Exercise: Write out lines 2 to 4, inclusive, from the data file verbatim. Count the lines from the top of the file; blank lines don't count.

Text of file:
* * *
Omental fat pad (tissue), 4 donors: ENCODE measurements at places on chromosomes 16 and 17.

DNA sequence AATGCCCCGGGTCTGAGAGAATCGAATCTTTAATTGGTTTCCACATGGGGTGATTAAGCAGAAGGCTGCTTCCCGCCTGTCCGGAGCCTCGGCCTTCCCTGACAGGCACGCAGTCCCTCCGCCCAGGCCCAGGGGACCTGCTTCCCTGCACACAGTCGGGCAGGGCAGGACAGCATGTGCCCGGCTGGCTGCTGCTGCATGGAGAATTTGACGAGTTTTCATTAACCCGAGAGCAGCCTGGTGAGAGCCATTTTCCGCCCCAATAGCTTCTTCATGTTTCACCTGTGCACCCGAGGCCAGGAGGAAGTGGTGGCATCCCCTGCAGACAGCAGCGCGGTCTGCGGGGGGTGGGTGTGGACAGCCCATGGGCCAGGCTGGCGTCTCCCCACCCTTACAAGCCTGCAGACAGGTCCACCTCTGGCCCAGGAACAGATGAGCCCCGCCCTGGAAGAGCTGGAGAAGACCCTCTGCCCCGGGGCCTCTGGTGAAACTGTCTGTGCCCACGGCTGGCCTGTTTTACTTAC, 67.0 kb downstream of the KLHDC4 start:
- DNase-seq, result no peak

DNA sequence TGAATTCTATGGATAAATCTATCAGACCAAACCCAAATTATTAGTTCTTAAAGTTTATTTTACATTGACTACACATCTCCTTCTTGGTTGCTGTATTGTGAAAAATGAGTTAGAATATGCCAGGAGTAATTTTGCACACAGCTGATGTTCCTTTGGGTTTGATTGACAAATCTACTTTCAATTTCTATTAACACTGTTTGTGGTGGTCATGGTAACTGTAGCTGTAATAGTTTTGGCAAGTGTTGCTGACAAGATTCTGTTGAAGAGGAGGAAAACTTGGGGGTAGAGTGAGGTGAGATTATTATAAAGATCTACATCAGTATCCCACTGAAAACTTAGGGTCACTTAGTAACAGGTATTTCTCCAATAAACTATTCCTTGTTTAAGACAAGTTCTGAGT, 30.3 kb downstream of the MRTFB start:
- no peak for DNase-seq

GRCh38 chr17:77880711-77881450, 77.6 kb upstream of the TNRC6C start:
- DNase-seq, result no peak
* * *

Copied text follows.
DNA sequence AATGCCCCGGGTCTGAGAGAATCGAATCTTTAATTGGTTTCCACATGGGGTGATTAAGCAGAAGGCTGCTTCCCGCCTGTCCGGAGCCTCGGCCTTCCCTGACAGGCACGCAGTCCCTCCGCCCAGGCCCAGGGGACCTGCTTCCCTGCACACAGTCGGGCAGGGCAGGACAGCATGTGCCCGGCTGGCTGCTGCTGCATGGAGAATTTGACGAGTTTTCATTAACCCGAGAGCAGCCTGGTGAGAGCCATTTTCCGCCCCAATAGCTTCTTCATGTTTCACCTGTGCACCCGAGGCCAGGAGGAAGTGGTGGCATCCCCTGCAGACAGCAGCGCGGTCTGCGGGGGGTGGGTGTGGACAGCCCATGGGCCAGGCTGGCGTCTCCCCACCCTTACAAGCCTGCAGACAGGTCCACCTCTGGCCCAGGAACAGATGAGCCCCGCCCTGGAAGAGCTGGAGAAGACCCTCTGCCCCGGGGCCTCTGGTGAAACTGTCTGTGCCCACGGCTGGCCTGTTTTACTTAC, 67.0 kb downstream of the KLHDC4 start:
- DNase-seq, result no peak

DNA sequence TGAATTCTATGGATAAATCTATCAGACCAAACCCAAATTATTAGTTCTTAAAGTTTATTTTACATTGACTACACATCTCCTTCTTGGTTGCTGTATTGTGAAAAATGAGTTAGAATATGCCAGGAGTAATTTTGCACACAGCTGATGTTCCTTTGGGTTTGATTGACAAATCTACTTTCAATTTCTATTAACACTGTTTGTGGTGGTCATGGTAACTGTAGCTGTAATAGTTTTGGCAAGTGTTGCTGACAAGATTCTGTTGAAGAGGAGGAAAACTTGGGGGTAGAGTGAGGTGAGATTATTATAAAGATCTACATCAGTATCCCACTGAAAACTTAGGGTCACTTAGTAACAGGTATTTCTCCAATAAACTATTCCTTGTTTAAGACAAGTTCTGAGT, 30.3 kb downstream of the MRTFB start: